Characterization of inositol-1,4,5-trisphosphate-gated channels in the plasma membrane of rat olfactory neurons.
It is generally accepted that inositol-1,4,5-trisphosphate (InsP3) plays a role in olfactory transduction. However, the precise mode of action of InsP3 remains controversial. We have characterized the conductances activated by the addition of 10 microM InsP3 to excised patches of soma plasma membrane from rat olfactory neurons. InsP3 induced current fluctuations in 25 of 121 inside-out patches. These conductances could be classified into two groups according to the polarity of the current at a holding potential of +40 to +60 mV (with Ringer's in the pipette and pseudointracellular solution in the bath). Conductances mediating outward currents could be further divided into large- (64 +/- 4 pS, n = 4) and small- (16 +/- 1.7 pS, n = 11) conductance channels. Both small- and large-conductance channels were nonspecific cation channels. The large-conductance channel displayed bursting behavior at +40 mV, with flickering increasing at negative holding potentials to the point where single-channel currents were no longer discernible. The small-conductance channel did not display flickering behavior. The conductance mediating inward currents at +40 to +60 mV reversed at +73 +/- 4 mV (n = 4). The current traces displayed considerable fluctuations, and single-channel currents could not be discerned. The current fluctuations returned to baseline after removal of InsP3. The power density spectrum for the excess noise generated by InsP3 followed a 1/f dependence consistent with conductance fluctuations in the channel mediating this current, although other mechanisms are not excluded. These experiments demonstrate the presence of plasma membrane InsP3-gated channels of different ionic specificity in olfactory receptor cells. (+info)
Coherent oscillations in membrane potential synchronize impulse bursts in central olfactory neurons of the crayfish.
Lateral protocerebral interneurons (LPIs) in the central olfactory pathway of the freshwater crayfish Procambarus clarkii reside within the lateral protocerebrum and receive direct input from projection neurons of the olfactory midbrain. The LPIs exhibit periodic (0.5 Hz) changes in membrane potential that are imposed on them synaptically. Acute surgical experiments indicate that the synaptic activity originates from a group of oscillatory neurons lying within the lateral protocerebrum. Simultaneous intracellular recordings from many LPI pairs indicate that this periodic synaptic input is synchronous and coherent among the population of approximately 200 LPIs on each side of the brain. In many LPIs, specific odors applied to antennules in isolated head preparations generate long-lasting excitatory postsynaptic potentials and impulse bursts. The impulse bursts are generated only near the peaks of the ongoing depolarizations, approximately 1 s after stimulus application, and so the periodic baseline activity is instrumental in timing burst generation. Simultaneous recordings from pairs of LPIs show that, when impulse bursts occur in both cells after an odorant stimulus, they are synchronized by the common periodic depolarizations. We conclude that the common, periodic activity in LPIs can synchronize impulse bursts in subsets of these neurons, possibly generating powerful long-lasting postsynaptic effects in downstream target neurons. (+info)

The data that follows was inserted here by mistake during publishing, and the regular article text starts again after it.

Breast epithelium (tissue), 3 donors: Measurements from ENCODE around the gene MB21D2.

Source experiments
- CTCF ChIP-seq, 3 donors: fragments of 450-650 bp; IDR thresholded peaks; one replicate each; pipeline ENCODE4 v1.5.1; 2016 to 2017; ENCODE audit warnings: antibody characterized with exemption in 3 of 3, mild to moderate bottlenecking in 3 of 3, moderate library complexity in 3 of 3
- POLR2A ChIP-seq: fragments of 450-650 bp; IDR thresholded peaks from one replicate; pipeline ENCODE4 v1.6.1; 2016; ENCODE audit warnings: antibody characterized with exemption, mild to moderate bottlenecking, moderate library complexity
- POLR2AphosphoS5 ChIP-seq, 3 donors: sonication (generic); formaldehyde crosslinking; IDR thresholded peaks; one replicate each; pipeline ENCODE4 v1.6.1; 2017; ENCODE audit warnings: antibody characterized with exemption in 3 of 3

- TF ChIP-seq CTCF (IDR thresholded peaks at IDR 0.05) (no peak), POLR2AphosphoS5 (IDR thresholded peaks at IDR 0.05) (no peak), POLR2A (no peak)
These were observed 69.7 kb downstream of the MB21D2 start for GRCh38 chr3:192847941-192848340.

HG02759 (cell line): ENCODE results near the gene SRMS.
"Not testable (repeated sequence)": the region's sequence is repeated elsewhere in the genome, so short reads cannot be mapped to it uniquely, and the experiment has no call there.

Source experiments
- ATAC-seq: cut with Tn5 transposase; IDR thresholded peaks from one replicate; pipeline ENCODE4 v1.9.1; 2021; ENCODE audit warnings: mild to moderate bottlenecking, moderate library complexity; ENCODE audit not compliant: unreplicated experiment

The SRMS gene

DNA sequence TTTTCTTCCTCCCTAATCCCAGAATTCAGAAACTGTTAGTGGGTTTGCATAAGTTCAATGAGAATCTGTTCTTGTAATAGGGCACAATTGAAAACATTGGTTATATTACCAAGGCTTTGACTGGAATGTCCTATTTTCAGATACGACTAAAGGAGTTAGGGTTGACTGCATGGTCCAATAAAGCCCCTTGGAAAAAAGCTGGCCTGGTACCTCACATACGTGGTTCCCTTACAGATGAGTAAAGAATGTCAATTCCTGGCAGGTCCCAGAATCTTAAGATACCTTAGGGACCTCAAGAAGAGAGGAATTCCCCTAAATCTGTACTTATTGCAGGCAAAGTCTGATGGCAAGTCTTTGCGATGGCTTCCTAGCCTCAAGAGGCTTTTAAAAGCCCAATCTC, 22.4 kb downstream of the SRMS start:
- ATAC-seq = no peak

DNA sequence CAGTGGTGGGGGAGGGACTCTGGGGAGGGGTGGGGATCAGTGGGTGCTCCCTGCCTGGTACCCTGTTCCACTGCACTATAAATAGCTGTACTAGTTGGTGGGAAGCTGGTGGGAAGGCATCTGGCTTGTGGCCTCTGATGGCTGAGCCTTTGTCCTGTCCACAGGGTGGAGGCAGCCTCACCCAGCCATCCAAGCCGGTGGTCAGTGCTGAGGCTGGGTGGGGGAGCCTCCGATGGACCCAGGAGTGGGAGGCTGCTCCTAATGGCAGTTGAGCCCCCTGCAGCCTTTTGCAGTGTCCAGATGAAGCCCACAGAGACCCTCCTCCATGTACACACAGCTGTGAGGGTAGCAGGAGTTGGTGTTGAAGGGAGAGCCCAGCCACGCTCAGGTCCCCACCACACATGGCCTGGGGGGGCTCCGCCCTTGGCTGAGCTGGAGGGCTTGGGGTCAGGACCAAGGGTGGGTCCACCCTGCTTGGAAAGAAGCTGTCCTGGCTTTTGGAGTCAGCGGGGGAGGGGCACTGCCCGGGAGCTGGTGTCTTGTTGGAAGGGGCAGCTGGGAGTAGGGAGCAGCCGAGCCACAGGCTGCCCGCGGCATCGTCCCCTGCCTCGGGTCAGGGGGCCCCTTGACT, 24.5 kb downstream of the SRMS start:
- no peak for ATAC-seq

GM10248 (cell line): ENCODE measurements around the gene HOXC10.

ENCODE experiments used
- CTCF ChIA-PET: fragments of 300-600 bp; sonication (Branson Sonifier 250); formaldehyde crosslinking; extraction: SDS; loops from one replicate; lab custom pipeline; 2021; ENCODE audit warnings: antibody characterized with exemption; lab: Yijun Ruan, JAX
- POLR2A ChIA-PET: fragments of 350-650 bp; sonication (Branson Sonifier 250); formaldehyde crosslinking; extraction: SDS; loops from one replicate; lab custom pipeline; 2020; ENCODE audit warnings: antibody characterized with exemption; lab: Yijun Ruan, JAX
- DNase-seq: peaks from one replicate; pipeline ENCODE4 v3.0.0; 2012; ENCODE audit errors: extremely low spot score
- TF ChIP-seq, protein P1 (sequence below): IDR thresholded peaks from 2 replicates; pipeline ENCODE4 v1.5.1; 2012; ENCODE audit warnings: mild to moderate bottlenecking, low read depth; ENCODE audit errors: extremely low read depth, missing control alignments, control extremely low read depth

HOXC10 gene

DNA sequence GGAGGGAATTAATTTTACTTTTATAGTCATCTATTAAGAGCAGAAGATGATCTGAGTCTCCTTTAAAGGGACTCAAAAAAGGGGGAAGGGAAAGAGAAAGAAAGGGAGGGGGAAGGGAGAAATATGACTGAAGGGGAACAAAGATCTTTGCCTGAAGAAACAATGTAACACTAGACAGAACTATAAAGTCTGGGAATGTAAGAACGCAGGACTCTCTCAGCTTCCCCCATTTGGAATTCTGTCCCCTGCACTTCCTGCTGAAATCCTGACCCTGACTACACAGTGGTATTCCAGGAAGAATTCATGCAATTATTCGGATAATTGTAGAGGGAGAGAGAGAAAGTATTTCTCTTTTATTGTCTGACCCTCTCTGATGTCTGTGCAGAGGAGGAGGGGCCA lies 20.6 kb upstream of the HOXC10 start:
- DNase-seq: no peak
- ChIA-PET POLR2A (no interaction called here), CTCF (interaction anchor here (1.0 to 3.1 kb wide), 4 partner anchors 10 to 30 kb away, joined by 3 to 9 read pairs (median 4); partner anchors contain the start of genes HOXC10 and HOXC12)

Combinatorial receptor codes for odors.
The discriminatory capacity of the mammalian olfactory system is such that thousands of volatile chemicals are perceived as having distinct odors. Here we used a combination of calcium imaging and single-cell RT-PCR to identify odorant receptors (ORs) for odorants with related structures but varied odors. We found that one OR recognizes multiple odorants and that one odorant is recognized by multiple ORs, but that different odorants are recognized by different combinations of ORs. Thus, the olfactory system uses a combinatorial receptor coding scheme to encode odor identities. Our studies also indicate that slight alterations in an odorant, or a change in its concentration, can change its "code," potentially explaining how such changes can alter perceived odor quality. (+info)
A spatial map of olfactory receptor expression in the Drosophila antenna.
Insects provide an attractive system for the study of olfactory sensory perception. We have identified a novel family of seven transmembrane domain proteins, encoded by 100 to 200 genes, that is likely to represent the family of Drosophila odorant receptors. Members of this gene family are expressed in topographically defined subpopulations of olfactory sensory neurons in either the antenna or the maxillary palp. Sensory neurons express different complements of receptor genes, such that individual neurons are functionally distinct. The isolation of candidate odorant receptor genes along with a genetic analysis of olfactory-driven behavior in insects may ultimately afford a system to understand the mechanistic link between odor recognition and behavior. (+info)
Functional identification and reconstitution of an odorant receptor in single olfactory neurons.